Blind Boys of Alabama' leader dies at 88
The sun has set on founding member and longtime leader of the iconic gospel group Blind Boys of Alabama. He was aged 88 and lived a full life when he and his band were vocally active. He started singing while in his teens and did not stop until he was way older.
The on founding member and longtime leader of the iconic gospel group Blind Boys of Alabama, Clarence Fountain is dead at the age of 88. He was receiving treatment at a hospital in Baton Rouge, LA. The news was relayed in a statement by the group’s manager, Charles Driebe, on June 3.
Fountain was born on November 28, 1929, and was raised in the church where he started exploring his talent. At age eight he was enrolled at the Alabama Institute for the Negro Deaf and Blind in Talladega, where he joined 5 other boys to start a singing group.
Jazz at Lincoln Center mourns the loss of Clarence Fountain, leader and founding member of the Blind Boys of Alabama.— Jazz at Lincoln Center (@jazzdotorg) June 5, 2018
At our 2005 gala concert, they put on an unforgettable performance that helped make our album United We Swing possible.https://t.co/M8jNYHKuZN pic.twitter.com/NbPaFdgobm
The group, named Happy Land Jubilee Singers, snuck out of school one day to perform at a nearby military training camp. They got paid and their music was so well received that they decided to leave school for good. They were still in their teens at this time.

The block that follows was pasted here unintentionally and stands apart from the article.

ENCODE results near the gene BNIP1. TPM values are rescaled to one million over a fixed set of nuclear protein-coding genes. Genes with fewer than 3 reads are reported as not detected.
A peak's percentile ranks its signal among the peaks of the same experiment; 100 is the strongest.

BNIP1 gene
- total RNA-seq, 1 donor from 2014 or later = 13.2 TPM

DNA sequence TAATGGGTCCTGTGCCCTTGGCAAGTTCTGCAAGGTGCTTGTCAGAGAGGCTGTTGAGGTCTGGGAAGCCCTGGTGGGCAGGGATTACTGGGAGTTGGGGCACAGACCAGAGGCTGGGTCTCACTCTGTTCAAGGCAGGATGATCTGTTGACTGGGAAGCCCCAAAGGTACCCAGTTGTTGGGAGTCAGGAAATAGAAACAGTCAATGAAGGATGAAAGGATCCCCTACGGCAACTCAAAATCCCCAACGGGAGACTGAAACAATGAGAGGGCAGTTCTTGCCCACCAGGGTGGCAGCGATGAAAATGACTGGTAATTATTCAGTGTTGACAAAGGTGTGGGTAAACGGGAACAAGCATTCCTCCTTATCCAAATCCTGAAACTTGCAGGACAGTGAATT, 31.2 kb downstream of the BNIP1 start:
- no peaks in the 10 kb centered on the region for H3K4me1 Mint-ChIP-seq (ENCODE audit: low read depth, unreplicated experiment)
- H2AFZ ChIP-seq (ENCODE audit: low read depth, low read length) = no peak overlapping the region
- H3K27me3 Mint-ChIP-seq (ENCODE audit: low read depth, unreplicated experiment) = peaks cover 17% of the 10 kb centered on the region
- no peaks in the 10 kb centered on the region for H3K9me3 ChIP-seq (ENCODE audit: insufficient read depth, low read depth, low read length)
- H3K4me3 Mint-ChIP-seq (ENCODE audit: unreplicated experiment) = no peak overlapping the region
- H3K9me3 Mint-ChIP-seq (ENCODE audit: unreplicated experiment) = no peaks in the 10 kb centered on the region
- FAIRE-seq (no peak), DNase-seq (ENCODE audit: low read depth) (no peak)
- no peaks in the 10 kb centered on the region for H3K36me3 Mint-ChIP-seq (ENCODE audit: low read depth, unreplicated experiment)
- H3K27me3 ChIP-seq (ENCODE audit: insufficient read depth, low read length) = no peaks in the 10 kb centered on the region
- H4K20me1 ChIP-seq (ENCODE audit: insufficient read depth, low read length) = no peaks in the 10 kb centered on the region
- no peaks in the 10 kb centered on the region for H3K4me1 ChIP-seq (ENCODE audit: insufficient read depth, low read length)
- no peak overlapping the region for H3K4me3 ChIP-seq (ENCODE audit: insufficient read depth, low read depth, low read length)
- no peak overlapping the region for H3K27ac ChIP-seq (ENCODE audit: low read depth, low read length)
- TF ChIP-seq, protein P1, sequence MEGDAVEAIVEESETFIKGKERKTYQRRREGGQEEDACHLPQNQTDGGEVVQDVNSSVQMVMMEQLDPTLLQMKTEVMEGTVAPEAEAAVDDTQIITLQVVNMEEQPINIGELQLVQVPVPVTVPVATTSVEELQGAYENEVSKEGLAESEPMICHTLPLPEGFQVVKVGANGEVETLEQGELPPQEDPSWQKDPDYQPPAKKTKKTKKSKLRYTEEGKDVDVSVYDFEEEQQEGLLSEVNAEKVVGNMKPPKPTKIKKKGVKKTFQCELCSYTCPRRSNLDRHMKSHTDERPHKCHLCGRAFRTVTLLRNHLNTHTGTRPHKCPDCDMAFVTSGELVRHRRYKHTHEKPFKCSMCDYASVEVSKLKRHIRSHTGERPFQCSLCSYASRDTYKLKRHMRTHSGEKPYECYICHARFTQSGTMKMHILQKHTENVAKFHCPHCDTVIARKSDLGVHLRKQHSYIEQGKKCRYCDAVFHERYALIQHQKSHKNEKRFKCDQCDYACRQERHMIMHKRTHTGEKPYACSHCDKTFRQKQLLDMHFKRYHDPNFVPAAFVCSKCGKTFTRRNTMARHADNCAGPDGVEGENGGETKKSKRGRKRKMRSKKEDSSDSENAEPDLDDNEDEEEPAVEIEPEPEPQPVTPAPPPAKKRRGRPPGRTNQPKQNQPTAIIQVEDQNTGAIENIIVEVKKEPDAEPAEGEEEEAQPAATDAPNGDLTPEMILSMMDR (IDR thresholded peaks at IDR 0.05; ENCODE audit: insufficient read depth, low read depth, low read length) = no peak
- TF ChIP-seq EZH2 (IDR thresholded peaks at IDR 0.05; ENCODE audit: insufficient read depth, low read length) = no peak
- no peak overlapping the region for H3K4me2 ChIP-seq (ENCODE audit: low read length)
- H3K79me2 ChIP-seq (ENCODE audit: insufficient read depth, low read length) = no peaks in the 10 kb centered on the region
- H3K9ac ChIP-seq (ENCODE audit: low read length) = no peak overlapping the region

By the late 1940s, they were touring full time. They performed their hit song, "I Can See Everybody's Mother But Mine” that got them in competition against another band of blind singers, Jackson Harmoneers. They were billed as the Five Blind Boys of Alabama and the Five Blind Boys of Mississippi. As Fountain told it, "The crowd loved us, the name stuck, and things took off for us."
Clarence Fountain, a foundational American gospel singer and the last remaining co-founder of Blind Boys of Alabama, died June 3 in Baton Rouge, La. He was 88. https://t.co/udUbt0u9Uv pic.twitter.com/FYv0LQFN1i— NPR Music (@nprmusic) June 4, 2018
Driebe said this of his talented group;
"These men were both raised as blind, African American males in the Deep South during the Jim Crow years, and they were sent to a school where the expectation for them was to one day make brooms or mops for a living. But they transcended all that. The arc of their lives and of the band reflects the arc of a lot of changes in American society, and we wanted to find a way to capture their experiences in songs."
The group won four Grammys, a Grammy Lifetime Achievement Award and a National Endowment for the Arts National Heritage Fellowship, and were members of the Gospel Music Hall of Fame.
Fountain, who stopped performing in 2007 because of complications from diabetes, is survived by his wife Barbara.
May his soul rest.